In my experience, at least, who you are working with is way more important than where. You could start just by checking out the Psychology departments of schools near you. What are the faculty doing research in? Anything resonate with you particularly?

It's hard to make specific suggestions without knowing more about your interests and goals. It's entirely possible that you aren't exactly clear what your interests and goals are either. That's ok! It just means that you might want to ease yourself into the field before starting a graduate program.

I'd be happy to make more specific suggestions to guide your search if you have more specific questions. Email's in profile.
posted by miagaille at 12:25 PM on July 24, 2007

Response by poster: My goal would most likely be research/academic. The main reason I said "not to hard to get into" is because I was not sure how marketable I am/will be.

My personal history is plagued by half-finished projects, due more to getting distracted by another project than laziness.

(The top page of my notepad at work is currently covered with a doodle of a man turning into a croissant, a typography cat, an attempt at a mathematical progression of time perception as one ages, and a diagram of a possible electromagnetic array for manipulating ferrofluids to create real-time music visualizations.)

Language, however, has been something that I have never grown tired of. Every aspect of it fascinates me, from its evolution and psychological development to its philosophical implications. It would probably be best for me to do the "ease into it" route, but I also don't have the means to entirely give up work for curiosity, and I rather need, emotionally, to find an area of employment that I enjoy.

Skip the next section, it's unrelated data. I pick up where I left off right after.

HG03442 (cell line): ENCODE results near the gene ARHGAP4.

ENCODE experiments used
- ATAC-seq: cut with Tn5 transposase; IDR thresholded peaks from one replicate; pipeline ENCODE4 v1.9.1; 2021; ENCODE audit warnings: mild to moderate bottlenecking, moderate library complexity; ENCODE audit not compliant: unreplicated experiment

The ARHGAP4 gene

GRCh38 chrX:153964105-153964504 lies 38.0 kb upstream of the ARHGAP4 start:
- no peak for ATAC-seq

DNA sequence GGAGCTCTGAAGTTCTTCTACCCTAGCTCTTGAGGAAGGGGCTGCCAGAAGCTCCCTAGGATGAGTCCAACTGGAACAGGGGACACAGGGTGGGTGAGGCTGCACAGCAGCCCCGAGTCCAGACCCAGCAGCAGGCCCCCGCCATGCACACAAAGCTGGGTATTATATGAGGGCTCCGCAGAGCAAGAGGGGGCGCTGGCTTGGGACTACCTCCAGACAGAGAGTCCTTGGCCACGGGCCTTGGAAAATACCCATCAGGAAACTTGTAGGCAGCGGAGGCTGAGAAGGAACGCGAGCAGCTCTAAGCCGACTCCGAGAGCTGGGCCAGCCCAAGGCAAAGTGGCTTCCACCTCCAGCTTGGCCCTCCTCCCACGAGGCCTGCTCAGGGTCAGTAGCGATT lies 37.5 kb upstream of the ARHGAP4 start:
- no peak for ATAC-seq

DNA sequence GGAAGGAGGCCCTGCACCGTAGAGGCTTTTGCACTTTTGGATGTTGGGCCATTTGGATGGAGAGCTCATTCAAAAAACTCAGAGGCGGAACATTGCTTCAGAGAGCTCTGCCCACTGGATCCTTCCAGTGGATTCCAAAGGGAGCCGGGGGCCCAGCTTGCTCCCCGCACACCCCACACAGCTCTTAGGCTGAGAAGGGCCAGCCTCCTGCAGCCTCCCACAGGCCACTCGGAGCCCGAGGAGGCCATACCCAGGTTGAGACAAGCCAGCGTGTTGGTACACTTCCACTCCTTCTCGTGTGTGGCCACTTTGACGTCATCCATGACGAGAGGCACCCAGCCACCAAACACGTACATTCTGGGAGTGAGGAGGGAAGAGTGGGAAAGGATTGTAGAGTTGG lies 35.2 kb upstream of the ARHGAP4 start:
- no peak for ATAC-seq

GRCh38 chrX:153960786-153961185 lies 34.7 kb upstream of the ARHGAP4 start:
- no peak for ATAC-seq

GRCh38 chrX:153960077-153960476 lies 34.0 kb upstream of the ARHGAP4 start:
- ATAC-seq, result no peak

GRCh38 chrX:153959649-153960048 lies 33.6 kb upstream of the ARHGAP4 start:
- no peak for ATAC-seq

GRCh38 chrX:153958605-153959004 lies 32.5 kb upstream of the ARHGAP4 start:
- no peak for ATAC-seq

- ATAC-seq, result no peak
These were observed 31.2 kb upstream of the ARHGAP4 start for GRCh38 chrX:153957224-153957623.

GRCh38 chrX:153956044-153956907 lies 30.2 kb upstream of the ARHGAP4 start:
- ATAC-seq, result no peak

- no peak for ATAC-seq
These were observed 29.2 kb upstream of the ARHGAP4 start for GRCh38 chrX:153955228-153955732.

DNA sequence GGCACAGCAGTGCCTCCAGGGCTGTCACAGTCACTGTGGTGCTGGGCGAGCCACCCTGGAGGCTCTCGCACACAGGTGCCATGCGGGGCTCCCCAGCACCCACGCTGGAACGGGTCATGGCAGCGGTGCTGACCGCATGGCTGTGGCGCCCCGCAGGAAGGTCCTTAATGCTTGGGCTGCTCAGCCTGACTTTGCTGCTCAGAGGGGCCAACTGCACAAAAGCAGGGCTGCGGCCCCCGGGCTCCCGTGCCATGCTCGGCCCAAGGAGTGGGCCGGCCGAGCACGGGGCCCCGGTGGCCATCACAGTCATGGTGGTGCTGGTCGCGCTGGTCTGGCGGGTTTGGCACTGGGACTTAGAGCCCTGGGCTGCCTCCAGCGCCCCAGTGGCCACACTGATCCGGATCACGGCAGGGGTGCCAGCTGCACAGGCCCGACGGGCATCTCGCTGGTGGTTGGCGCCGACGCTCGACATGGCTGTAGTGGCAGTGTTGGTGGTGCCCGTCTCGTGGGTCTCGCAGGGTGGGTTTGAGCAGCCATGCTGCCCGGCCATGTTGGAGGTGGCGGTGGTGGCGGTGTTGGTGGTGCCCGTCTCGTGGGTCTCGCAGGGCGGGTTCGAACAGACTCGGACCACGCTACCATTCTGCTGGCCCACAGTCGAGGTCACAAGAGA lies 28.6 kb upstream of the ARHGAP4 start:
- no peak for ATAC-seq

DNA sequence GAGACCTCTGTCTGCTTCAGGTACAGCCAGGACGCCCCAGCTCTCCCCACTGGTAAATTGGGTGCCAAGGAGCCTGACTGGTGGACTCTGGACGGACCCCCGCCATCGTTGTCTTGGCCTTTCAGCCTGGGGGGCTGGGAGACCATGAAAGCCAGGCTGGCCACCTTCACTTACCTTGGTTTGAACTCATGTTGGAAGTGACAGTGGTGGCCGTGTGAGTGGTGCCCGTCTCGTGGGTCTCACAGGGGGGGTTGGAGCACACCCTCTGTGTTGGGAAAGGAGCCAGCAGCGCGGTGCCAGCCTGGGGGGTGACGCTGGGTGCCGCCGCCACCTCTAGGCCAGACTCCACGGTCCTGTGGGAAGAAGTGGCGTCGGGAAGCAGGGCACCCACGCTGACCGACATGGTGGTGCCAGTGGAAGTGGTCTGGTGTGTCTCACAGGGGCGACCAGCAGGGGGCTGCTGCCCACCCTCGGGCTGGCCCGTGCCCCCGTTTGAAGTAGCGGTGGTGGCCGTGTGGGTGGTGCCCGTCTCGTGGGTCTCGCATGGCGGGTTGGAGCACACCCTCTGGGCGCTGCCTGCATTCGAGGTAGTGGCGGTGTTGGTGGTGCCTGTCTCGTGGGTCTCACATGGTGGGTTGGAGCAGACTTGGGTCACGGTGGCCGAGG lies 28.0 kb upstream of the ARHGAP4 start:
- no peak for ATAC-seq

posted by JeremiahBritt at 1:19 PM on July 24, 2007

Best answer: Thanks for the update! Given what you've said, I definitely stand by my suggestion that you try to get some research experience in the field before applying to graduate school. The work that you do in graduate school will determine your ability to forge a career, so getting into a good program is important.

Not having a strong undergraduate background in psychology or linguistics won't really hurt your chances, but not having lab experience will. Admissions committees are mostly looking for evidence that you are dedicated to and competent in the conduct of experimental research.

Jobs for full-time lab technicians and research assistants are, luckily, pretty abundant, especially if your interests are broad. Most have looser requirements than grad school admissions, because they expect to have to teach and train you certain things. The pay is usually comparable to a grad student stipend - low but livable. Here is a job ad for the kind of thing I have in mind.

The trouble, of course, is that they're often hard to find. Really the best way is to directly contact the researchers/professors running the lab. Often if there is a lab webpage it will have information about applying for research jobs. (Example) You could also contact your old university and see if anyone there has colleagues looking for assistants, or is otherwise in the know.

The method is basically as follows:

- make a list of all the research universities that you would be willing to work at, based on location, prestige, whatever

- identify, at each school, the relevant department; this is probably psychology but may be linguistics, cognitive science, cognitive neuroscience, or some kind of hybrid program with a fancy name

- look up interesting faculty; see if it says anything about research jobs; email an inquiry or statement of interest

My husband (also a grad in a related field) and I both got 2-year stints as RAs this way, then went on to grad school. This is really the ideal thing to do if your background is lacking. (In my case I had a degree in linguistics but no psych/cognitive experience at all; my husband had been out of school for 5 years working for The Man and needed to get his foot in the academic door again.)